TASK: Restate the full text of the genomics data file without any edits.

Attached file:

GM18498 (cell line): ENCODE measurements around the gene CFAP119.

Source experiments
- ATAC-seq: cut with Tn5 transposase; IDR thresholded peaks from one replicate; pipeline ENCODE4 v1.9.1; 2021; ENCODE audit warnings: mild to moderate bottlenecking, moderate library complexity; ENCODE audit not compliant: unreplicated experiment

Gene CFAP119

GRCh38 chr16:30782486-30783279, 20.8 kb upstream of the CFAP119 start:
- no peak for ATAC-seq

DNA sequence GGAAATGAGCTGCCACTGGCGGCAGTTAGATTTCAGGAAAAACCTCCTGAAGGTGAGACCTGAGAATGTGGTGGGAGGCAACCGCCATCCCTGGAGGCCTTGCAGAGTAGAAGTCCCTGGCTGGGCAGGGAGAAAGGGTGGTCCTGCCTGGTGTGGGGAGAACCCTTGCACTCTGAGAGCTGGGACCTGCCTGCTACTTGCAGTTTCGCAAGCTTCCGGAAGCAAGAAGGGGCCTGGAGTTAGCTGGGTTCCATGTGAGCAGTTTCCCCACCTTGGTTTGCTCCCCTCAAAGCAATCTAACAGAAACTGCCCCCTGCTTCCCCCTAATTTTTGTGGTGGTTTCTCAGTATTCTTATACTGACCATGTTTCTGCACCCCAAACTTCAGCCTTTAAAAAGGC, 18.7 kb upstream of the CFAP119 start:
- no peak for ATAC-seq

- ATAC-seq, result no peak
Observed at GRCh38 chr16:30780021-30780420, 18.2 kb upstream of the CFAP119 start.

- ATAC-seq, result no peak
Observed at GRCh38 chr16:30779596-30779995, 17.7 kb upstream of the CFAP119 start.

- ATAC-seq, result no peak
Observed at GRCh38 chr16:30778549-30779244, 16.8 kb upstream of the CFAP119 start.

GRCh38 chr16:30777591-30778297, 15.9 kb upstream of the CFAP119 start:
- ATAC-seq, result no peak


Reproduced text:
GM18498 (cell line): ENCODE measurements around the gene CFAP119.

Source experiments
- ATAC-seq: cut with Tn5 transposase; IDR thresholded peaks from one replicate; pipeline ENCODE4 v1.9.1; 2021; ENCODE audit warnings: mild to moderate bottlenecking, moderate library complexity; ENCODE audit not compliant: unreplicated experiment

Gene CFAP119

GRCh38 chr16:30782486-30783279, 20.8 kb upstream of the CFAP119 start:
- no peak for ATAC-seq

DNA sequence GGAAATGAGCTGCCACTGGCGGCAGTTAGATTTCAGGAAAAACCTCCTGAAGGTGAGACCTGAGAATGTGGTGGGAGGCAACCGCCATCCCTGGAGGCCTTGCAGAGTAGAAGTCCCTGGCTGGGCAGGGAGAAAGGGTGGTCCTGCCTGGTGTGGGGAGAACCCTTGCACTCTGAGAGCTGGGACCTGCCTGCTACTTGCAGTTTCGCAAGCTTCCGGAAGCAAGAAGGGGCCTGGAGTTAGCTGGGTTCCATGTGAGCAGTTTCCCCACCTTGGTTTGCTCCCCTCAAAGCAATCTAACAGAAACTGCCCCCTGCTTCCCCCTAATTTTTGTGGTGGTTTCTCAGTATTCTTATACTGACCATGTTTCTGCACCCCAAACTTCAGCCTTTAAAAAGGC, 18.7 kb upstream of the CFAP119 start:
- no peak for ATAC-seq

- ATAC-seq, result no peak
Observed at GRCh38 chr16:30780021-30780420, 18.2 kb upstream of the CFAP119 start.

- ATAC-seq, result no peak
Observed at GRCh38 chr16:30779596-30779995, 17.7 kb upstream of the CFAP119 start.

- ATAC-seq, result no peak
Observed at GRCh38 chr16:30778549-30779244, 16.8 kb upstream of the CFAP119 start.

GRCh38 chr16:30777591-30778297, 15.9 kb upstream of the CFAP119 start:
- ATAC-seq, result no peak